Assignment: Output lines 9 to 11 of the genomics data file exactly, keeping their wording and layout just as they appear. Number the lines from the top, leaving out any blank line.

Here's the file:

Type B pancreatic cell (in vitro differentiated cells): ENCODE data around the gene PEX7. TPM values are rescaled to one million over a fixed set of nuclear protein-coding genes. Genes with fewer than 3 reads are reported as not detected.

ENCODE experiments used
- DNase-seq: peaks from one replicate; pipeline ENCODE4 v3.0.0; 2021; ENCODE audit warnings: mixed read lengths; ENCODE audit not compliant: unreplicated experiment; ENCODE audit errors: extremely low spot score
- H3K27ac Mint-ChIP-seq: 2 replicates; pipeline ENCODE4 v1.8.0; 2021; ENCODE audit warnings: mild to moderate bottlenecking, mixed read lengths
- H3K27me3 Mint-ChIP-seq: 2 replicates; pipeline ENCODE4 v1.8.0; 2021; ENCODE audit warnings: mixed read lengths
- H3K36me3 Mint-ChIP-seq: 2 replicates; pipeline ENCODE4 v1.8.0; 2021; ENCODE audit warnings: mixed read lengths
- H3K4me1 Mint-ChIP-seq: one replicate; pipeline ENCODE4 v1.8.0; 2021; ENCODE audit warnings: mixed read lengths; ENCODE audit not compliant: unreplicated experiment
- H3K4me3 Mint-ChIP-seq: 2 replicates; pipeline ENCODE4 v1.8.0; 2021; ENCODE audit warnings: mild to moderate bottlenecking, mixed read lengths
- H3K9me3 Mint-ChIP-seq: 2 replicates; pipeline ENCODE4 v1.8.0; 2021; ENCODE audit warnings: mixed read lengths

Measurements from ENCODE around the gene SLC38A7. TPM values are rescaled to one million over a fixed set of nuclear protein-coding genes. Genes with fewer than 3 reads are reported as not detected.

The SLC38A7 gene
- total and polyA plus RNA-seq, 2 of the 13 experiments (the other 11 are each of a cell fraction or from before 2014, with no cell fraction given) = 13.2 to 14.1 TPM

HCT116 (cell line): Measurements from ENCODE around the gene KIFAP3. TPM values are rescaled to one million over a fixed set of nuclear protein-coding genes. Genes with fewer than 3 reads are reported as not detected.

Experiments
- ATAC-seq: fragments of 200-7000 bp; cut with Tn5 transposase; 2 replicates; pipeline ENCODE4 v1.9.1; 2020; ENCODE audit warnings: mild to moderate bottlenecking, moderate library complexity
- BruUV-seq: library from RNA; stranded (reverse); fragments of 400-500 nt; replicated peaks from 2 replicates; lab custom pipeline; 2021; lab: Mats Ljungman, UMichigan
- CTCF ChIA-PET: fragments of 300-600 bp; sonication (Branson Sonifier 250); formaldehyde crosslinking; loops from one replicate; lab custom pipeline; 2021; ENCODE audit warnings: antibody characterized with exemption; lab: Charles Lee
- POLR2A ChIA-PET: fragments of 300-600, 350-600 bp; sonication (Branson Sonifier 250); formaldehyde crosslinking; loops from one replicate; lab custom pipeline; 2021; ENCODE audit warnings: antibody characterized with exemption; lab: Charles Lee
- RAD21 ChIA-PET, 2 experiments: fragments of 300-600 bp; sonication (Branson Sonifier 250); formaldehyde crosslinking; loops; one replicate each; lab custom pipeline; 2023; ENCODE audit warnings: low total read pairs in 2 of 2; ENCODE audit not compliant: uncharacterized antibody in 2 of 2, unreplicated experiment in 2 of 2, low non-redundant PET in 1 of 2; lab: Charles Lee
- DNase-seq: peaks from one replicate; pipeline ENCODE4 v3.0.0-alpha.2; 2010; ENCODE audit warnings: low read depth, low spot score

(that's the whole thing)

- H3K9me3 Mint-ChIP-seq: 2 replicates; pipeline ENCODE4 v1.8.0; 2021; ENCODE audit warnings: mixed read lengths

Measurements from ENCODE around the gene SLC38A7. TPM values are rescaled to one million over a fixed set of nuclear protein-coding genes. Genes with fewer than 3 reads are reported as not detected.

The SLC38A7 gene